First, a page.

Monday, November 22, 2010


I'm not grounded.  I am in the throws of seasonal change, hormones, internal life struggles, what I am supposed to be doing questions...anything else?  That covers it, mostly.  I feel extremely ungrounded, flighty, unfocused, scattered.  I can't think of any other descriptors, but you get the gist of it, no?
It's funny. I have been carrying some stuff around for awhile, some struggles, issues, unhealthy behaviors.  I've been aware of them, moderately aware, I would say, but I seemed to want to continue carrying the load, until recently.  The right person asked the right question and out came the genie, sharing things I had not articulated even to myself, not even in the privacy of my dear little journal who is almost always the first to hear.  I started to verbally cleanse myself of all this stuff I have been carrying around, and oddly enough, that has been completely ungrounding for me.  I think all that was weighing me down was keeping me grounded and now that I have opened the can of worms, so to speak, I feel a little out of control and uncertain about what to do other than sit right where I am at.
Among other things, my work funding is on the rocks for next year and I verbally committed myself to raising $20,000 so the work can continue next fiscal year.  I know that if that is what I want to do, I can raise the money.  Fear has crept in, on the other hand, what if people say no when I ask them for money, what if it's hard, what if I fail...etc.  So I say to myself, just start asking, who cares.  You can't predict the outcome.  But, it has also forced me to ask the question of myself, is this what you want to be doing with your time?  I think so, yes, it's important work and I do believe it makes a difference.  In the midst of my scatteredness, though, I think, wouldn't it be nice to have something more stable, more consistent.  Yes, but I wouldn't trade that consistency for the flexibility and time I get with my kids, ever. 
I've been doing this month of gratitude on facebook, posting something daily (or at least most days) that I am grateful for.  I find myself struggling some days to think of something and then I pinch myself, like duh, you have SO much to be grateful for.  Why is this hard for you at the moment?  I think I need to extend myself a little grace.  It's okay to be ungrounded, to feel uncertain, fearful, and maybe what I'm thankful for today is that I don't feel like that every day.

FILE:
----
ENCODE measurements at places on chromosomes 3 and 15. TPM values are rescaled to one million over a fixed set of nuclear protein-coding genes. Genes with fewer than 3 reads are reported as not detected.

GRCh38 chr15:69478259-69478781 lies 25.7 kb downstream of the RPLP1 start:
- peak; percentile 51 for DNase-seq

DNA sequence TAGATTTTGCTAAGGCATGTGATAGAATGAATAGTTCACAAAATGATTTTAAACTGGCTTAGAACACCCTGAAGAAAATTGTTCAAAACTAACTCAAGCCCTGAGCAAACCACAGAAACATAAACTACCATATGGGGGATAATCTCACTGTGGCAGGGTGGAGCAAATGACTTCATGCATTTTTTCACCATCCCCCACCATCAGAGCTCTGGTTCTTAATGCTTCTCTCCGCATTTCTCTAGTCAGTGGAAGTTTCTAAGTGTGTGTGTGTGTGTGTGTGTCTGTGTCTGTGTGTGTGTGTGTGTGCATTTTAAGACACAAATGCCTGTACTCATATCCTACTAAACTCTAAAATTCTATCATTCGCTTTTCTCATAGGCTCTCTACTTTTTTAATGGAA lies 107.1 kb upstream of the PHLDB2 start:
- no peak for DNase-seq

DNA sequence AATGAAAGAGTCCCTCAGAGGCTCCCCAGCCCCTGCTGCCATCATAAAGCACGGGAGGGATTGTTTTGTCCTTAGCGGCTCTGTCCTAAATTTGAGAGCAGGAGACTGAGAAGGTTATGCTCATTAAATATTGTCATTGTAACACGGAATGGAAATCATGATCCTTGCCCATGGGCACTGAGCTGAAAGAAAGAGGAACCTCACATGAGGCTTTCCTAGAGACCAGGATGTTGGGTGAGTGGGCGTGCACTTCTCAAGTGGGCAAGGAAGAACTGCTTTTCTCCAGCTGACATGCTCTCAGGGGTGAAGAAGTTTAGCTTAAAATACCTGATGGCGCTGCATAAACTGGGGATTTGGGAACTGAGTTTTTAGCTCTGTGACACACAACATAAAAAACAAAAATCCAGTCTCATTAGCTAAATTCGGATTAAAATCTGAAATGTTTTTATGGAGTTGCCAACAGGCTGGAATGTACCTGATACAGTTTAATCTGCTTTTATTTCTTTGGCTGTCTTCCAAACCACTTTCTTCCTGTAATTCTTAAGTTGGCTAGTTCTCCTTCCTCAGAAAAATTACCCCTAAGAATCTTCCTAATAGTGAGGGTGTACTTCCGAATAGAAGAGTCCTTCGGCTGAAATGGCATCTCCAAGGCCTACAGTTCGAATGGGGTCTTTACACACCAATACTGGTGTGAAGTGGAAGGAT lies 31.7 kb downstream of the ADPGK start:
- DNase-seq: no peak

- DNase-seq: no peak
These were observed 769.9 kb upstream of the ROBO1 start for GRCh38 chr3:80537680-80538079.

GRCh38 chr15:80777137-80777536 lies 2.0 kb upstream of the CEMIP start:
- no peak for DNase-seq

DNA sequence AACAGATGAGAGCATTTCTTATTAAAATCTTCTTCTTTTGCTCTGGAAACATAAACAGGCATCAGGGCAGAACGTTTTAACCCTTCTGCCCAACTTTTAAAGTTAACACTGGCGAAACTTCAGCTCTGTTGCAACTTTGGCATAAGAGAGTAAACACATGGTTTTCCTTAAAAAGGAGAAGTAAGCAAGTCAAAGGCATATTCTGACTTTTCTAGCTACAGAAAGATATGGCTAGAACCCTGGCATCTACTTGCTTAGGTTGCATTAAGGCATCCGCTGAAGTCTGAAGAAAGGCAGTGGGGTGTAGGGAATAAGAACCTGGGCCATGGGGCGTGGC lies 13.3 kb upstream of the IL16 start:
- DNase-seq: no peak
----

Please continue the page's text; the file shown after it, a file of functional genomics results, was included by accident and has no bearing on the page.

That's all for now....I'm stuck.

Wednesday, November 17, 2010

Spiritual Hunger

I feel hungry.  I have for a couple of weeks, maybe a month, and I think I am just now finding my way to articulate it.  This feeling has come and gone throughout my adult life.  If you ever experience that longing for a deep spiritual connection, you know what I am talking about.  If you haven't, I'm not sure I know how to explain it.  I feel restless.  I find myself spending time on the computer, mindlessly looking for something, what I don't know.  I wake up in the midst of it and think, I am totally wasting my time.  I am not going to find what I am looking for in somebody else's facebook post, or email or whatever.  This hunger is spiritual.  It's a need to feel connected to something greater than myself. 
I have passed up two recent opportunities to participate in something that might have fed me a bit.  I'm not sure why.  I won't say I regret not doing these things, but I do find myself wondering why I opted not to, knowing that I feel this discontent.  There have been times in my life when I feel like I know exactly what I am supposed to be doing, and I'm doing it.  There are times like right now when I am not entirely sure what I am supposed to be doing.  I keep doing what I do, sharing and giving when and where I can, but it doesn't feel like enough.  Not in a I'm not good enough kind of way, but in a way that feels like I am being called to something more....I just don't know what that more is.
I continue to teach yoga, which is usually a place that feels connected for me, but right now that isn't doing the trick.  I'm not sad, depressed, unhappy, nothing like that.  I just feel like I need my soul to be shifted a bit.  I shared this with a friend on Monday and she replied, "Sometimes it is hard to be a woman who feels things deeply and longs for connectedness.  I will pray that you have peace in your soul and insight into what you need."  Heck, that is my prayer to.
In the mean time, I will try to allow myself to just feel what I do.  To sit with this uneasiness, knowing that it will not stay as it is.  I know that everything changes, that is one constant in all of our lives, and so what I feel will evolve and shift and move into something different.  I think I am beginning to feel like I might be able to create a little space in my life for something that would nourish me, I'm just not sure what that is.  Elsie is less dependent on me physically, I feel like I am getting much better about asking for help, about not feeling guilty for taking care of my own needs, I just am not entirely sure how to tend to this particular need right now. So I sit, spiritually hungry, praying for some awakening, some a-ha, something to happen next.  It always does.